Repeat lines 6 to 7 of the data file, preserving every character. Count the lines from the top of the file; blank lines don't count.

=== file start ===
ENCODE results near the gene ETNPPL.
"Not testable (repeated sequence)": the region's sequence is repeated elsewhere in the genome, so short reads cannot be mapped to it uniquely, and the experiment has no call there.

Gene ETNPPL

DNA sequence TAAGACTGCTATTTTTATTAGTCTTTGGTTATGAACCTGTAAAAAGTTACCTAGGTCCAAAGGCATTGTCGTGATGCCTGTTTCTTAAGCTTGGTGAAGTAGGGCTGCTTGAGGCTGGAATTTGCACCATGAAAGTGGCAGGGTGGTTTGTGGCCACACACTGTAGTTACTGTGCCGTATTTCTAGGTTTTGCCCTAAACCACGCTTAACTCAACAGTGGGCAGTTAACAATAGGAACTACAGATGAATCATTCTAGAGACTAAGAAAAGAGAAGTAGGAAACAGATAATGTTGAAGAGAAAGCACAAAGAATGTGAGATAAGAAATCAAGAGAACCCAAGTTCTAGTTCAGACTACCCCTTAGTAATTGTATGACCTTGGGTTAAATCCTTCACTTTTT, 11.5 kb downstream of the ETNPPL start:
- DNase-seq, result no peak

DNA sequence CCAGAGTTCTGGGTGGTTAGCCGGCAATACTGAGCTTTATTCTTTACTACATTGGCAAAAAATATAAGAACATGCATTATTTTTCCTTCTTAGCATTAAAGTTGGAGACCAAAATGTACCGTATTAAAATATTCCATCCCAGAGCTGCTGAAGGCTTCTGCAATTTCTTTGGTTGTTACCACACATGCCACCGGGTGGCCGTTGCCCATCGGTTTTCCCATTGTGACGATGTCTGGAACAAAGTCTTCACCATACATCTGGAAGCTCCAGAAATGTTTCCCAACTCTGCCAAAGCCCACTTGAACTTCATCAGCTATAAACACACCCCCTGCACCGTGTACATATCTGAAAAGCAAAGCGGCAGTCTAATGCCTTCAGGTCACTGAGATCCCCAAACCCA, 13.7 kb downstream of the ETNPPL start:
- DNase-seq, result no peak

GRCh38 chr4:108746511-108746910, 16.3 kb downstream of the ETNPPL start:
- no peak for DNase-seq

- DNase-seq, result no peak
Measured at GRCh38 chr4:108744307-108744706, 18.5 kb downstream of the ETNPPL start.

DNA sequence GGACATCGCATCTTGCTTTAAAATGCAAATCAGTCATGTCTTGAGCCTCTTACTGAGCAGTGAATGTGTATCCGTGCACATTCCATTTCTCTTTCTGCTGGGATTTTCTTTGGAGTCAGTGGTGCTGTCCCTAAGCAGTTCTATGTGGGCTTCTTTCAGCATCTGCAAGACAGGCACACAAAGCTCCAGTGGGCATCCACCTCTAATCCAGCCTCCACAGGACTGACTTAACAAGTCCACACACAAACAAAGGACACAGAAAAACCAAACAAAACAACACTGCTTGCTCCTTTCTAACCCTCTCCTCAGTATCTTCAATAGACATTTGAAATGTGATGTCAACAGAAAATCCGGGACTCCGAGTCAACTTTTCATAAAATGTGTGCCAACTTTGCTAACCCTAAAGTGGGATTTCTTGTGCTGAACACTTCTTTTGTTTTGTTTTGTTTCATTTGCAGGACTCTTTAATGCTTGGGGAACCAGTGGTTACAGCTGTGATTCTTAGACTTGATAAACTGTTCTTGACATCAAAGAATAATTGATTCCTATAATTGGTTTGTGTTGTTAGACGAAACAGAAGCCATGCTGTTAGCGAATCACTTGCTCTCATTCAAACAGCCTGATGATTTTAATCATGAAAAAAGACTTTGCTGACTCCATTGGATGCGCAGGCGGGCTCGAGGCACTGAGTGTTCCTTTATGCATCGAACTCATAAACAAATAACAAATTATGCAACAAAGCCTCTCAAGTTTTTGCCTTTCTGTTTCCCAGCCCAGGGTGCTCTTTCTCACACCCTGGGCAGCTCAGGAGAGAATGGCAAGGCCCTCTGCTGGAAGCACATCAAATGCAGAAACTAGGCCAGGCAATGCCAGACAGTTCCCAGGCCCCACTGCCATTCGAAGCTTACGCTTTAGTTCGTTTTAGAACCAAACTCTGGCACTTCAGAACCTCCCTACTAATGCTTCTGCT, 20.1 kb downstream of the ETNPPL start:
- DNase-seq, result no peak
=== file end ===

DNA sequence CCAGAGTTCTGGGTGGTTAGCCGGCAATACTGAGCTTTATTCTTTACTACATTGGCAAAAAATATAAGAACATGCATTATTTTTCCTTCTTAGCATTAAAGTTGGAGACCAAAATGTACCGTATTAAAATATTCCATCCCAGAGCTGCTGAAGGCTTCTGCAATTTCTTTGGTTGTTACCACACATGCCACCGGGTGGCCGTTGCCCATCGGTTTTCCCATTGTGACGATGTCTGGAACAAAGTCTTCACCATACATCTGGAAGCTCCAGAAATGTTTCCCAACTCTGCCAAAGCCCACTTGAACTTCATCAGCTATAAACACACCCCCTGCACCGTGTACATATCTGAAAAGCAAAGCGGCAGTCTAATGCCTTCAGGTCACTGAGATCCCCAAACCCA, 13.7 kb downstream of the ETNPPL start:
- DNase-seq, result no peak